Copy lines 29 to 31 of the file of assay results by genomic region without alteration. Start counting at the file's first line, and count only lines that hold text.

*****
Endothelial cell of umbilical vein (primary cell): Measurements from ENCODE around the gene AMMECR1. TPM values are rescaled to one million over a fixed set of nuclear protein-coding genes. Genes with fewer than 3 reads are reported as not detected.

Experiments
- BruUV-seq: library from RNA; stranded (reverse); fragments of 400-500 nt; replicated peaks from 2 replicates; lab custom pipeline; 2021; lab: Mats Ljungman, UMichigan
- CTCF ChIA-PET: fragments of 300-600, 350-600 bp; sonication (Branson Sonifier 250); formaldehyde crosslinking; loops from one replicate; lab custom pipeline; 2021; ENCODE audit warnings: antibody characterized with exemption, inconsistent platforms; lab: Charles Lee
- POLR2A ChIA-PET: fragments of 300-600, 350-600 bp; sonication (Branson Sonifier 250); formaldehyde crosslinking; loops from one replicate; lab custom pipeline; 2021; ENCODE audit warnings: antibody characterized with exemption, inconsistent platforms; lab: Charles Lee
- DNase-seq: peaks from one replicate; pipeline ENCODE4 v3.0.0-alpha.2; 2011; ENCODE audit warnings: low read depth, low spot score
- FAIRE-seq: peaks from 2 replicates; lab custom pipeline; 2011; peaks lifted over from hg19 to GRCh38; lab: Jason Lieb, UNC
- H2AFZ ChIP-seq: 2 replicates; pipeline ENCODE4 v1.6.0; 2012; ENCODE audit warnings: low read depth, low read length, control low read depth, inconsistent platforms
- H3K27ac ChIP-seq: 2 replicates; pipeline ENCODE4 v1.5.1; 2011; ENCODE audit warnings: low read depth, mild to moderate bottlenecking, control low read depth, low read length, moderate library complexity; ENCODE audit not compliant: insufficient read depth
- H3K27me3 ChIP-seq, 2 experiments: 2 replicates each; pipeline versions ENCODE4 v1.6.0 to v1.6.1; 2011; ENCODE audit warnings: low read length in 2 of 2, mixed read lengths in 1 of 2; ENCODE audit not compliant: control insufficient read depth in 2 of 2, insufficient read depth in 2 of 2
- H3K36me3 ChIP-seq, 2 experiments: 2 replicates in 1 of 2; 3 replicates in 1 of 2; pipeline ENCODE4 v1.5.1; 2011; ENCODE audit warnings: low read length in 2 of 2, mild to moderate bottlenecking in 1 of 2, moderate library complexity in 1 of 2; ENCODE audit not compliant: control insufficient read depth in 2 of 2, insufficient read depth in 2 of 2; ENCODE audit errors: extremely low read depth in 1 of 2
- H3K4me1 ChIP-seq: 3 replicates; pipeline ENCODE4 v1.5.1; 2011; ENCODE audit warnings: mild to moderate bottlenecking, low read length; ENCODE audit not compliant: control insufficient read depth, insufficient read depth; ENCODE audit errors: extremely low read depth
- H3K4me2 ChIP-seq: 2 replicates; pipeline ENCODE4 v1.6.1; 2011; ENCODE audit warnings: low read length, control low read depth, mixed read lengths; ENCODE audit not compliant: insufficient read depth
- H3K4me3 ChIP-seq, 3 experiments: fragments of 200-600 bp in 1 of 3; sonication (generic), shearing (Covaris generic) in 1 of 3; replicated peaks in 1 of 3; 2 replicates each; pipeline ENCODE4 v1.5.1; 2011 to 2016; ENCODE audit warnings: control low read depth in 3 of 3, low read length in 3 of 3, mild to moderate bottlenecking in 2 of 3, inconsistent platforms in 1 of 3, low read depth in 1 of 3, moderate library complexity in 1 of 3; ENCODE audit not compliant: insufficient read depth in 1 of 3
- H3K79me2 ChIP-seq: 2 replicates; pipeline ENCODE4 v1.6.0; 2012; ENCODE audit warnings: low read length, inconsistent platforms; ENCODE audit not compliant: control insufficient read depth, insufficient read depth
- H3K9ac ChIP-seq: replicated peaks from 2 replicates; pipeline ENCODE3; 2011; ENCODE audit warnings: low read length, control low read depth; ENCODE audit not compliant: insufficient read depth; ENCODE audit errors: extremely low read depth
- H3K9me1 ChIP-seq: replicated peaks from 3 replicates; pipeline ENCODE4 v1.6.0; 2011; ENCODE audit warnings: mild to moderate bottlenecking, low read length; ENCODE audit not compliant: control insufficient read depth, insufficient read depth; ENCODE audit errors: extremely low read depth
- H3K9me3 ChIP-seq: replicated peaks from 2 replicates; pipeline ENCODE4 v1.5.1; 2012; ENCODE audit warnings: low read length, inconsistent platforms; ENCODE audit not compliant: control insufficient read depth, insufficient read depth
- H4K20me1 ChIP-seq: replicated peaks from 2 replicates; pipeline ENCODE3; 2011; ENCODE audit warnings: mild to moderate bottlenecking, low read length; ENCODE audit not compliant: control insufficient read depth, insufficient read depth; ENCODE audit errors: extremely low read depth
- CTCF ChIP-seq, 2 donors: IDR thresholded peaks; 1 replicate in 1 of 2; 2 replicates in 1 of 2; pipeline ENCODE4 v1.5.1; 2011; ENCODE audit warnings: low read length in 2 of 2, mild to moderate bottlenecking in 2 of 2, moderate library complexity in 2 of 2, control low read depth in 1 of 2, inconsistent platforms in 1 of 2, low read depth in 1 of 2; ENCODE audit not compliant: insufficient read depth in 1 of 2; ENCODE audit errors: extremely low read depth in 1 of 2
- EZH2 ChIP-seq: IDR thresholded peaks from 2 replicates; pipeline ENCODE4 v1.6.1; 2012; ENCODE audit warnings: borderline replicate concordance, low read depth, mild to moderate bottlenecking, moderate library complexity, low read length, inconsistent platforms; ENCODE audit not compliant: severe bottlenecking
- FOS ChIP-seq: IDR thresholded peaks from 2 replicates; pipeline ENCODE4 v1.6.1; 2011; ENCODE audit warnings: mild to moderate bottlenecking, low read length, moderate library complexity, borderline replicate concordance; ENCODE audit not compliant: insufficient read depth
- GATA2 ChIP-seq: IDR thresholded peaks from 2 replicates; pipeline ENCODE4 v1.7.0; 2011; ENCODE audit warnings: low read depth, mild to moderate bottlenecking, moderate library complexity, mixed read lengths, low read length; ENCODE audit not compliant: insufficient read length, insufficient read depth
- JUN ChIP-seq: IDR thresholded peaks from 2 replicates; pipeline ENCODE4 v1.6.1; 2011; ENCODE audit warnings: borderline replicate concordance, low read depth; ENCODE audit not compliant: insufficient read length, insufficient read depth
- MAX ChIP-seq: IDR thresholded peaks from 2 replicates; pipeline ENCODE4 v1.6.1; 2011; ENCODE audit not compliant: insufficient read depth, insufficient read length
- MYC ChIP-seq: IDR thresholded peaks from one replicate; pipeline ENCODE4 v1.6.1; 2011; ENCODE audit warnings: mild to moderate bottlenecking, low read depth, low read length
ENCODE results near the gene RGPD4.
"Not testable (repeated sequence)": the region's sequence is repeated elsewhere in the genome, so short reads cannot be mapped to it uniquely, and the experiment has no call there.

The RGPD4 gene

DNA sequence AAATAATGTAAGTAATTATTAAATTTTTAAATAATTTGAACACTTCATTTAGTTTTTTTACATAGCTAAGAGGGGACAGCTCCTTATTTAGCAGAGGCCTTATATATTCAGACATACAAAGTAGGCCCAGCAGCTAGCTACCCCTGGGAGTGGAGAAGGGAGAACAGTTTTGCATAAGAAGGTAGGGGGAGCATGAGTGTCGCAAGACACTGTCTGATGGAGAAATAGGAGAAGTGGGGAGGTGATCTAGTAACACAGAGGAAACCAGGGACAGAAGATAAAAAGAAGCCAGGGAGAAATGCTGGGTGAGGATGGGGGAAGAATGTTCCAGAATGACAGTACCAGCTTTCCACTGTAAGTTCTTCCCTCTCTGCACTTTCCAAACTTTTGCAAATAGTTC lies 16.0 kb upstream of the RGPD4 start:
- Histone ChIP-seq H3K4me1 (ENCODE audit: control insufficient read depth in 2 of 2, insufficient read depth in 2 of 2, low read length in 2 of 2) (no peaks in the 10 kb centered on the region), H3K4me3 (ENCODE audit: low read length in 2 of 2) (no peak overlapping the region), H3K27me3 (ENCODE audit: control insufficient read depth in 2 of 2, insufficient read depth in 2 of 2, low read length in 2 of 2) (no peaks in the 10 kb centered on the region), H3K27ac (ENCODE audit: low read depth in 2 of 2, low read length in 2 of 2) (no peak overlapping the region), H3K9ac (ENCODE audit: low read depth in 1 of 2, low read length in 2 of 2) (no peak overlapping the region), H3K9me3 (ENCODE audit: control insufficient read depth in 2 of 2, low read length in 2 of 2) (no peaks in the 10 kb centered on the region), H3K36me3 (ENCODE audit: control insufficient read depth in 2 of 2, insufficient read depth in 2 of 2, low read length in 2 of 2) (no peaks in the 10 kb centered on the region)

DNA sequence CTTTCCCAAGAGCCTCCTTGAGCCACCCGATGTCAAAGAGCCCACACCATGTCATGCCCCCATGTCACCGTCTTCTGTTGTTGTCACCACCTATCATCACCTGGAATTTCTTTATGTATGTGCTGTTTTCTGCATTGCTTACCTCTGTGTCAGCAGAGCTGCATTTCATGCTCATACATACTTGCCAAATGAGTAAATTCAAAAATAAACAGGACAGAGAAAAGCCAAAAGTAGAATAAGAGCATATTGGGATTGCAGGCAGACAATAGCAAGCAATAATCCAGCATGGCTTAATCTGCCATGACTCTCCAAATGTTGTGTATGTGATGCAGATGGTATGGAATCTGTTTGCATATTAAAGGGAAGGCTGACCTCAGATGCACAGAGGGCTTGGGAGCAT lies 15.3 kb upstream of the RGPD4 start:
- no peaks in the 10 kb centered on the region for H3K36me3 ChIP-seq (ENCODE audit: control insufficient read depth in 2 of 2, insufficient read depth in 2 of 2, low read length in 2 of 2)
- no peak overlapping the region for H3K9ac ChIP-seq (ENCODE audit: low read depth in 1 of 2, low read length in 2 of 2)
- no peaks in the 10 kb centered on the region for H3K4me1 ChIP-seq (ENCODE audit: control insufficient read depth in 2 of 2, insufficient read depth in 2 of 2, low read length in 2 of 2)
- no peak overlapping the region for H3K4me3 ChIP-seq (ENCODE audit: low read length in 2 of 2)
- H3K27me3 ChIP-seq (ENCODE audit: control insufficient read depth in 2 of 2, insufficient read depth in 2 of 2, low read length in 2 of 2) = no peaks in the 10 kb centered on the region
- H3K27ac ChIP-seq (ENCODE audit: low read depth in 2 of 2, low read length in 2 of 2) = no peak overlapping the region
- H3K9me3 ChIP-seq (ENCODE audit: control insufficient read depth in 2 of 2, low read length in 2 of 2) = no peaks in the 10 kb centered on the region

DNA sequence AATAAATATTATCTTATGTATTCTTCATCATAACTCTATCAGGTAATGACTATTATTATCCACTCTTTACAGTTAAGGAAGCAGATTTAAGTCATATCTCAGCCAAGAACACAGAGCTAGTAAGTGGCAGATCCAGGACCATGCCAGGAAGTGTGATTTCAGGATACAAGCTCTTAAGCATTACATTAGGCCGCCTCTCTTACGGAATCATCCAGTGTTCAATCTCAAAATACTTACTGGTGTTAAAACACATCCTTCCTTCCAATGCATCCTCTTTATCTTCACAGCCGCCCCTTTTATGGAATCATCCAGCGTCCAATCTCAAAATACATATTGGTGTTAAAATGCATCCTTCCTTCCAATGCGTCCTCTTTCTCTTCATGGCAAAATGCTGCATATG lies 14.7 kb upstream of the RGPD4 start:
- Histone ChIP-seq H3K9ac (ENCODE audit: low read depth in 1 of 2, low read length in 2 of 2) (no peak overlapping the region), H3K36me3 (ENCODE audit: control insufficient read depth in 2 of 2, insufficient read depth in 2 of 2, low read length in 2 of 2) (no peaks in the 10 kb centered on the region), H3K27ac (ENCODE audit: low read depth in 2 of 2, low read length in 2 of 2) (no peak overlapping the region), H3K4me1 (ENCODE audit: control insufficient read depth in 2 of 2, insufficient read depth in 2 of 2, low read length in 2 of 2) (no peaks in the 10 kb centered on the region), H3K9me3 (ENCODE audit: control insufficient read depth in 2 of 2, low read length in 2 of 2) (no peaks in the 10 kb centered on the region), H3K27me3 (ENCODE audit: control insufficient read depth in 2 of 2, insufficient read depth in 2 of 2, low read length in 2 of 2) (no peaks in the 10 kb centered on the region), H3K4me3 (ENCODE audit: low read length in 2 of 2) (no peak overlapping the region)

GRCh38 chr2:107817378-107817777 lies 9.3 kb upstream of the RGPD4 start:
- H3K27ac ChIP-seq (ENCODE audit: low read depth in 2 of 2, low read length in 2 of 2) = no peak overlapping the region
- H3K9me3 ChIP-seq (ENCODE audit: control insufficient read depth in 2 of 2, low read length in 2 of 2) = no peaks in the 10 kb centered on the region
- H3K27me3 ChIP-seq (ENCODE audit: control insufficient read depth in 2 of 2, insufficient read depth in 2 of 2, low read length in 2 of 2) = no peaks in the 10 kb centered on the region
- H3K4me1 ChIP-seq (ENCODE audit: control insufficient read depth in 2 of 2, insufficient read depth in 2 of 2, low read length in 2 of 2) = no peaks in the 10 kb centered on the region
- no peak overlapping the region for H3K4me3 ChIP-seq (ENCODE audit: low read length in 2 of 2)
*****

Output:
The RGPD4 gene

DNA sequence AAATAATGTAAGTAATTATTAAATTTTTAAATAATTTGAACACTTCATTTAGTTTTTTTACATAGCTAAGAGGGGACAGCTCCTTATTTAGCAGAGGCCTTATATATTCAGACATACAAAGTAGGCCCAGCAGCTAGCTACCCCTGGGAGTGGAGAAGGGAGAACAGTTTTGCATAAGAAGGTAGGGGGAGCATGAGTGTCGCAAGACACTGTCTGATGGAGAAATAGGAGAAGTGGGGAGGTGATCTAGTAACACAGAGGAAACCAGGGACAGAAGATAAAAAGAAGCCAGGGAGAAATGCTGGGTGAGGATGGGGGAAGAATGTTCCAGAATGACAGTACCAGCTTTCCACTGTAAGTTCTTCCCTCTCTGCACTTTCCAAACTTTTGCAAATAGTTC lies 16.0 kb upstream of the RGPD4 start:
- Histone ChIP-seq H3K4me1 (ENCODE audit: control insufficient read depth in 2 of 2, insufficient read depth in 2 of 2, low read length in 2 of 2) (no peaks in the 10 kb centered on the region), H3K4me3 (ENCODE audit: low read length in 2 of 2) (no peak overlapping the region), H3K27me3 (ENCODE audit: control insufficient read depth in 2 of 2, insufficient read depth in 2 of 2, low read length in 2 of 2) (no peaks in the 10 kb centered on the region), H3K27ac (ENCODE audit: low read depth in 2 of 2, low read length in 2 of 2) (no peak overlapping the region), H3K9ac (ENCODE audit: low read depth in 1 of 2, low read length in 2 of 2) (no peak overlapping the region), H3K9me3 (ENCODE audit: control insufficient read depth in 2 of 2, low read length in 2 of 2) (no peaks in the 10 kb centered on the region), H3K36me3 (ENCODE audit: control insufficient read depth in 2 of 2, insufficient read depth in 2 of 2, low read length in 2 of 2) (no peaks in the 10 kb centered on the region)